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Wife Has PTSD

Discussion in 'Supporter Discussion' started by kurfbird, Aug 10, 2006.

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  1. kurfbird

    kurfbird New Member

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    Wife has PTSD. Was sexually abuse and raped more than once when she was 12-15. Is seeking treatment. It has been 10 months since treatment started. Seeing a Therapist and taking drugs. We have been married for 19 years. And just told me about it last year.

    I have tried to be understanding. But right now there is no closeness and I miss that.
    I am tired of continually being pushed away. Its like she is trying to get rid of me. And she has almost done it. At least she has our marriage to the point where it has almost collapsed.

    Her mental state is not good. I know she is not stable enough to raise out 2 kids. I am tired of being in a rock and a hard place.

    Will this get better. Will the closeness we had ever return.
     
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  3. anthony

    anthony Renovation Aficionado Founder

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    Hi kurfbird,

    Welcome to the forum. It sounds to me as though your wife is bouncing of walls at present. Is she educated on PTSD or not? Has she done anything, or doing anything to control her PTSD, ie. therapy, physicians, etc? Is she medicated?

    We with PTSD often push our loved ones away because we don't know how to handle them, or cope with them and our PTSD. We often don't want our burden to become theirs, so we push everyone close away and try to deal with it all by ourselves. The facts are, that having someone to help us is what we need more than not, but we often can't see that for ourselves.

    My suggestion is that you get your wife on here to chat with myself, and others here who have PTSD from being raped, as she will find some relief, education and we can give her that swift boot in the arse to push her in the right direction to get herself better, and get back her marriage.

    It takes time to recover from PTSD, as there is no cure for it, but it most certainly can be learnt to be controlled, instead of PTSD doing the controlling. Get your wife on here mate, whether she wants it or not, tell her to come chat with me, as she will find people she truly can relate with, are dealing with PTSD, and those of us who have pushed past the worst and on the side where the grass is much greener, and leading fairly normal lives once again, and relationships.
     
  4. permban0008

    permban0008 Policy Enforcement Banned

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    Hey Kurfbird,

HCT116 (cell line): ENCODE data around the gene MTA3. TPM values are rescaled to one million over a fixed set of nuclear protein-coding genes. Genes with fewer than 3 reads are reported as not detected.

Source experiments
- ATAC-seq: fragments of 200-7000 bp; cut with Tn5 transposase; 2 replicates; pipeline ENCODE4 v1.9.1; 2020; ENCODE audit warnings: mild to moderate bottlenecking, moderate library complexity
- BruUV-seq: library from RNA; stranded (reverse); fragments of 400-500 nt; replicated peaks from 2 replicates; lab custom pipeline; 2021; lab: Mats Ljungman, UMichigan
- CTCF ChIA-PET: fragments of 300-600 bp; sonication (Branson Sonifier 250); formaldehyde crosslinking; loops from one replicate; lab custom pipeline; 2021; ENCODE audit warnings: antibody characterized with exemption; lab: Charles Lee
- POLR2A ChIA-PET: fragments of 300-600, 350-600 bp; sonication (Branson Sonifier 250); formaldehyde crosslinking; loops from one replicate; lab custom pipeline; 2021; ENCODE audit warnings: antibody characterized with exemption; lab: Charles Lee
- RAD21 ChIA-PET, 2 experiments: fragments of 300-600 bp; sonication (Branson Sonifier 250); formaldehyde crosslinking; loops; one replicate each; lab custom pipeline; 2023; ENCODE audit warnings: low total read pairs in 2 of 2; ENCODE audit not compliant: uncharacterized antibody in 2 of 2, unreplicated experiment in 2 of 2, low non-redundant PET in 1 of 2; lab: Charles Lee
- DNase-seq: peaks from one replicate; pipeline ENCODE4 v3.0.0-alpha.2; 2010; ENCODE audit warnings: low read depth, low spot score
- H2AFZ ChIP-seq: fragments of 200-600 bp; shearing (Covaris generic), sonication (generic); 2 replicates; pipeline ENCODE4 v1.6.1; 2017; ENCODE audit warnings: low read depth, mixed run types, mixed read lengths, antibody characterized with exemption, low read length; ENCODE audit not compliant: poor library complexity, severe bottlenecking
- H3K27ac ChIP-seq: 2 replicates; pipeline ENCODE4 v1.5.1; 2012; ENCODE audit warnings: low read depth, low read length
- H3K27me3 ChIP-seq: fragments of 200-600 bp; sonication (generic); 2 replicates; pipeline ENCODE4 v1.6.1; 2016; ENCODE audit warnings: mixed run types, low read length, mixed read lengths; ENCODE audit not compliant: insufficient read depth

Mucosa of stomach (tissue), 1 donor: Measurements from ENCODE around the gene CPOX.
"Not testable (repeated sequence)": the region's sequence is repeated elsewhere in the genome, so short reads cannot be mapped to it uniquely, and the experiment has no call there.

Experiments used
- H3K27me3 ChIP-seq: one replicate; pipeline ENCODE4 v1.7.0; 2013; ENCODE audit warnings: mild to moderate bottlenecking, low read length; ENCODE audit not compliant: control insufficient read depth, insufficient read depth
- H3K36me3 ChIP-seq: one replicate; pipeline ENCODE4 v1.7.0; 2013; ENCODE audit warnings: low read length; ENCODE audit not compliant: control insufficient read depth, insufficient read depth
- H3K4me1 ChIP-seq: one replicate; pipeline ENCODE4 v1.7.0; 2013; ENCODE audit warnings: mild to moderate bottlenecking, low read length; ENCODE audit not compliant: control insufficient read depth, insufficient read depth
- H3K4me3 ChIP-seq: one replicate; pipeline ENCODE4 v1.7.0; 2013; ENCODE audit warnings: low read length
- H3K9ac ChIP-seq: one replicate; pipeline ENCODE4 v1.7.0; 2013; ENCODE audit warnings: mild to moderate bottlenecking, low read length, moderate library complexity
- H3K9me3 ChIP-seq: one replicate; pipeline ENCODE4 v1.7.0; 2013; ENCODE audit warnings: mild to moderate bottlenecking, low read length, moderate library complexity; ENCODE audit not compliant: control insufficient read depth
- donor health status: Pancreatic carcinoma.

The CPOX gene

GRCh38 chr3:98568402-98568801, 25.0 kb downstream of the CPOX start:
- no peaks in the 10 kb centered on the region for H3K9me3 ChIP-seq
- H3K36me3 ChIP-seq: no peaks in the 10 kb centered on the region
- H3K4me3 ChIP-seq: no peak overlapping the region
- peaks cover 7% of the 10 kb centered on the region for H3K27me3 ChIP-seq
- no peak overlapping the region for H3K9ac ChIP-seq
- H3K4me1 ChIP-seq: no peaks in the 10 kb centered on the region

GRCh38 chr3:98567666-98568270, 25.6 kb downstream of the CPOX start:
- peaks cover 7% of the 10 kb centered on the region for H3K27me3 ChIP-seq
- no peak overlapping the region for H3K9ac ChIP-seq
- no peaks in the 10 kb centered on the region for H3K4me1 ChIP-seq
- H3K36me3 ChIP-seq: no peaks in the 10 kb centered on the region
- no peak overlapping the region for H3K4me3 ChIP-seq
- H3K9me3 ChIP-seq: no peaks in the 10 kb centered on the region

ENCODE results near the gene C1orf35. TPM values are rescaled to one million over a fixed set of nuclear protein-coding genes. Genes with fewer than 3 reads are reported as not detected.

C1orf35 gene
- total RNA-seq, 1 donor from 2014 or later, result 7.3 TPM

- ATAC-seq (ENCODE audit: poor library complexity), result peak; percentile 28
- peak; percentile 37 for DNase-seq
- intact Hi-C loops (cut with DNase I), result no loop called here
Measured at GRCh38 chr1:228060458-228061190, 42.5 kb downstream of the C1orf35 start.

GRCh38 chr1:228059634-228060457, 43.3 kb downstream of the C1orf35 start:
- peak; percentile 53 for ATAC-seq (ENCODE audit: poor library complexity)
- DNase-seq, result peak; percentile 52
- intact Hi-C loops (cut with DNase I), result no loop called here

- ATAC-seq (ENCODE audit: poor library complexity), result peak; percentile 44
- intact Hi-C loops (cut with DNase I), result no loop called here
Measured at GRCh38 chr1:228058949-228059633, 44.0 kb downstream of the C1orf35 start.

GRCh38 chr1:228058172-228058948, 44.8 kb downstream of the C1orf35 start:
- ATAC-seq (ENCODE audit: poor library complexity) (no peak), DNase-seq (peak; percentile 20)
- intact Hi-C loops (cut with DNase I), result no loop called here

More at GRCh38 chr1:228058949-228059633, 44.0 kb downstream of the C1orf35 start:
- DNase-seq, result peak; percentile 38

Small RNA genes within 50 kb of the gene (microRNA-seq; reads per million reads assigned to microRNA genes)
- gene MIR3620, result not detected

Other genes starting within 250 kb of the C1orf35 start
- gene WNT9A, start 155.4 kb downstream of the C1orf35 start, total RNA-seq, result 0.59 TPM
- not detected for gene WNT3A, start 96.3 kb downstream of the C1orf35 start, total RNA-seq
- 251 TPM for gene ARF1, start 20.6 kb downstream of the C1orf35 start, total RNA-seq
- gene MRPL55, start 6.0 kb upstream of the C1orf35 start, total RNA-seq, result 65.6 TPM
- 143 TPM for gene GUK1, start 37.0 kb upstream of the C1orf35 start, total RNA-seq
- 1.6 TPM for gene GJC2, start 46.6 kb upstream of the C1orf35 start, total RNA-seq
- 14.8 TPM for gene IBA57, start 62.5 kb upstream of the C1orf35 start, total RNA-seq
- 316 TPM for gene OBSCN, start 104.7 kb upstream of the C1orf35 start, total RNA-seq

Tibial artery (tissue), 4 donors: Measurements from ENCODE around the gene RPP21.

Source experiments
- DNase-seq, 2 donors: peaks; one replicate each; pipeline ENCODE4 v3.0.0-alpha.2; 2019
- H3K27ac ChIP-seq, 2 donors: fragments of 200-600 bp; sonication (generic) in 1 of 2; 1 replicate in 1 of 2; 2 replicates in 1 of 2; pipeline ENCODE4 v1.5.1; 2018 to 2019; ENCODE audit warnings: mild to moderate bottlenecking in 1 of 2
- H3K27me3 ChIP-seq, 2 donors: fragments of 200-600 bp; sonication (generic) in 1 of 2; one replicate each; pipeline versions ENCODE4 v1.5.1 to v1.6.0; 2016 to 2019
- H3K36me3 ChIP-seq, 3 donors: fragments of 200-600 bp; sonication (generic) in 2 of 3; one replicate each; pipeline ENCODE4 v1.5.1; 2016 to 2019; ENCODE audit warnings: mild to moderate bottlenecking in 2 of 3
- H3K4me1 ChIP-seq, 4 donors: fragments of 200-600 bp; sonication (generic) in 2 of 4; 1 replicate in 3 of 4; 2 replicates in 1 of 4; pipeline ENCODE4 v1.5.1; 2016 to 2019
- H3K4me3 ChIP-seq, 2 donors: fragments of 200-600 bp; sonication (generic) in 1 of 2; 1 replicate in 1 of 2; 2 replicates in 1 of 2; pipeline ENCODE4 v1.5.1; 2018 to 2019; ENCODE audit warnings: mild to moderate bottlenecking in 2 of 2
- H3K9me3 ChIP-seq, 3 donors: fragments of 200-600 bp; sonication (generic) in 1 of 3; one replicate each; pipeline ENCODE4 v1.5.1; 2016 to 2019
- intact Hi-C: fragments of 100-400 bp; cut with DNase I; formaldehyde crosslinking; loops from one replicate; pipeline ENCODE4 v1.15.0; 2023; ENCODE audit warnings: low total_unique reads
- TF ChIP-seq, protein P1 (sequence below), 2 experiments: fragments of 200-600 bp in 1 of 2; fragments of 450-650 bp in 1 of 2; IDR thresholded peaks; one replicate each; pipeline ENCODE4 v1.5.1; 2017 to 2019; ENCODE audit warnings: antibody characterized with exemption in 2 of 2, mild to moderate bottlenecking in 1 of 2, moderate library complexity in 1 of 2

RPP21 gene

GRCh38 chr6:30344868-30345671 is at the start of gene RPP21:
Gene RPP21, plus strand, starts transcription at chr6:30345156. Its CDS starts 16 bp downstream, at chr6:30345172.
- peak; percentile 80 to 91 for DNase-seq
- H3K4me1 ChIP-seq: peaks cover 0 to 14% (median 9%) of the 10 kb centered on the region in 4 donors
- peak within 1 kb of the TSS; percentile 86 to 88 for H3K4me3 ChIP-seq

Welcome to the forum. Your wife has just started treatment so it is probably going to be hard journey for both of you. I understand where you are coming from regarding the absence of closeness and their continued efforts to push you away. Its hard on both sides of the fence. You have been married for a long time so that probably makes it harder for you guys. I suggest that you are grieving a little bit for what you once had and she is just to busy struggling with her own demons to really notice.

    In the mind set that she is probably in at the moment it would seem to her easier to push you away. She doesn't have to deal with her own emotions, her PTSD and you. Like Anthony said, often the thing that will help them the most is a supportive partner but they often can't see that.

    As for raising the kids......thats a tough one. I just recently returned to full-time work and I will admit to being concerned about how Anthony would cope with the little one. Generally, those two do alright but I know that I can't really afford to be home too late from work, as 'witching hour' after the days stress seems to be just too much. Don't get me wrong, my son is well cared for but he's a toddler and full-on. Sometimes he wears me thin and I don't have PTSD. How old are your children? Not that it really matters, at any age they are demanding in different ways. Do you have someone to share the care with, other than your wife? A regular break will do them and your wife the world of good. I ended up putting our little one in day care one day a week to give him some kids his own age to play with and to give Daddy a break.

    Will it get better. Quite possibly it will as your wife is seeking help. One of the better things that you can do is to educate yourself, so that if she does feel like speaking about the trauma or PTSD you have a better understanding of where she is coming from. Also please keep posting here, there is a wealth of knowledge to be gained from all members of this forum. Take care.